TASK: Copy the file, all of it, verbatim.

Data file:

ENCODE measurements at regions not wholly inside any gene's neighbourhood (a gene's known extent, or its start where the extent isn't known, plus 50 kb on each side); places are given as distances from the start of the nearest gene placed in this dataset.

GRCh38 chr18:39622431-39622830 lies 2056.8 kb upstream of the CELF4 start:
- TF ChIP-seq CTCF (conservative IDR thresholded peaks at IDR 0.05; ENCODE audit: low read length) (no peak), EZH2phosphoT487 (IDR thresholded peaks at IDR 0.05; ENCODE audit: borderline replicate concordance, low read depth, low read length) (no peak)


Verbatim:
ENCODE measurements at regions not wholly inside any gene's neighbourhood (a gene's known extent, or its start where the extent isn't known, plus 50 kb on each side); places are given as distances from the start of the nearest gene placed in this dataset.

GRCh38 chr18:39622431-39622830 lies 2056.8 kb upstream of the CELF4 start:
- TF ChIP-seq CTCF (conservative IDR thresholded peaks at IDR 0.05; ENCODE audit: low read length) (no peak), EZH2phosphoT487 (IDR thresholded peaks at IDR 0.05; ENCODE audit: borderline replicate concordance, low read depth, low read length) (no peak)